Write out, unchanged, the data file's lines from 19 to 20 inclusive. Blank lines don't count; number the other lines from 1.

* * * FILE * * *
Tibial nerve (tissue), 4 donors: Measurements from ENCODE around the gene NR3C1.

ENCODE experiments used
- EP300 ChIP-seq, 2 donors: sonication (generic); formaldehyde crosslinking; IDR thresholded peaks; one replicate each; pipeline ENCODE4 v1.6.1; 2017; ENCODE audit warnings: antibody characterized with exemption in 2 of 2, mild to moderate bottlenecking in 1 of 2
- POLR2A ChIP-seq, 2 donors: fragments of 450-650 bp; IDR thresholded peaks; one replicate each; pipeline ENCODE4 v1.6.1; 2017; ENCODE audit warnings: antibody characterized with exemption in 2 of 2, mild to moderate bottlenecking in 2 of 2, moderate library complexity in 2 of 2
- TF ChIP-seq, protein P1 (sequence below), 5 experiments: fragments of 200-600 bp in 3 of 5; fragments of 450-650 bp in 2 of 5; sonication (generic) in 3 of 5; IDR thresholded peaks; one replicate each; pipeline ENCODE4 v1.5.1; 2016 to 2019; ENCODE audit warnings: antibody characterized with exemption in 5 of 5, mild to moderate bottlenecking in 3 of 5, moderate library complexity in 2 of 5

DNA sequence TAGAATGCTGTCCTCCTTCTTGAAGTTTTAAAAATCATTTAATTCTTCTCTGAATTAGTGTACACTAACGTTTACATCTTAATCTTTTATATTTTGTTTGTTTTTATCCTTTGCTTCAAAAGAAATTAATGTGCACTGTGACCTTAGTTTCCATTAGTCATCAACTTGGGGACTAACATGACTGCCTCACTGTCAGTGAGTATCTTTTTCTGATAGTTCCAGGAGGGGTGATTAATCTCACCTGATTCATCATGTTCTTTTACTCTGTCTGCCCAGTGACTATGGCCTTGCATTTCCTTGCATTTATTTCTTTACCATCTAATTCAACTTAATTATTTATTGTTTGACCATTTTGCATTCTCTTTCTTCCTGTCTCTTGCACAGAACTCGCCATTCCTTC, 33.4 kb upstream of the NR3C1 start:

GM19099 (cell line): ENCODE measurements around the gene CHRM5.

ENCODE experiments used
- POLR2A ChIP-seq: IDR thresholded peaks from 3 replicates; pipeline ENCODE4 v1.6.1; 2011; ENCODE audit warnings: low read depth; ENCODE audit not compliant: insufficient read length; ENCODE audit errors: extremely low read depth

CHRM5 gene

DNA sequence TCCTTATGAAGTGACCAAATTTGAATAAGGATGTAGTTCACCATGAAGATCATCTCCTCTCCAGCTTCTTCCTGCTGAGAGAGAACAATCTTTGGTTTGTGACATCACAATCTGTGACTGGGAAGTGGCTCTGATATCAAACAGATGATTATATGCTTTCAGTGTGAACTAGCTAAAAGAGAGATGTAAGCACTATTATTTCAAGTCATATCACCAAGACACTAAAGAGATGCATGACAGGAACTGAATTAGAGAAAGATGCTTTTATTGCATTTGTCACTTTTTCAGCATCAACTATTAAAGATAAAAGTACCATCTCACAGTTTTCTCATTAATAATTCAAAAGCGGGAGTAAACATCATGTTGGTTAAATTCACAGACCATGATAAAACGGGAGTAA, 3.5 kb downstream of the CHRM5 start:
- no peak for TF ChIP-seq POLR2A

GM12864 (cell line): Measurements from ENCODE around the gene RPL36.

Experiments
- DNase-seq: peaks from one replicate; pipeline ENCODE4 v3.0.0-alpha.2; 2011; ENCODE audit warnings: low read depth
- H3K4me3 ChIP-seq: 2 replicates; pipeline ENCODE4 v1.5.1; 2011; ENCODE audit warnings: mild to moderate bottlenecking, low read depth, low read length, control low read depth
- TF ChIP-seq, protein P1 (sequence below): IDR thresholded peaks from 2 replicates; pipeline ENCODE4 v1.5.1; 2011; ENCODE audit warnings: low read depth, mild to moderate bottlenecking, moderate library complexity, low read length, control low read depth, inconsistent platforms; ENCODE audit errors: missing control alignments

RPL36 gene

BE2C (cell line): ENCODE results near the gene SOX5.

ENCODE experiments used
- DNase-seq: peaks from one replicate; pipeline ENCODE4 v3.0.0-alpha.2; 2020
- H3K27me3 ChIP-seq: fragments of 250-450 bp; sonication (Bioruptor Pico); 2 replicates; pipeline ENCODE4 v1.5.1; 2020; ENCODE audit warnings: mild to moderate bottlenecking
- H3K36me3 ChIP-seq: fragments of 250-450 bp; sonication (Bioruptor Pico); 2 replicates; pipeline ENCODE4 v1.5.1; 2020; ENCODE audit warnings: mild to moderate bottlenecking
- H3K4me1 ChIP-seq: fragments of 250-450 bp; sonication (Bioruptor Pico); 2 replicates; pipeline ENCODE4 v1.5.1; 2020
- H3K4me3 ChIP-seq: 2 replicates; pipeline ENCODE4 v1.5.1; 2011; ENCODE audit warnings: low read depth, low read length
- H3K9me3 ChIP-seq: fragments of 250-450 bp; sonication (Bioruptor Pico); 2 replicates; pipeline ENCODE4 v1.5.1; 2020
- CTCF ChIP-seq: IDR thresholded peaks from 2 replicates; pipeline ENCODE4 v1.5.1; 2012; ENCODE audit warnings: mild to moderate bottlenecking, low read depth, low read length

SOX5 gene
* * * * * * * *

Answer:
BE2C (cell line): ENCODE results near the gene SOX5.

ENCODE experiments used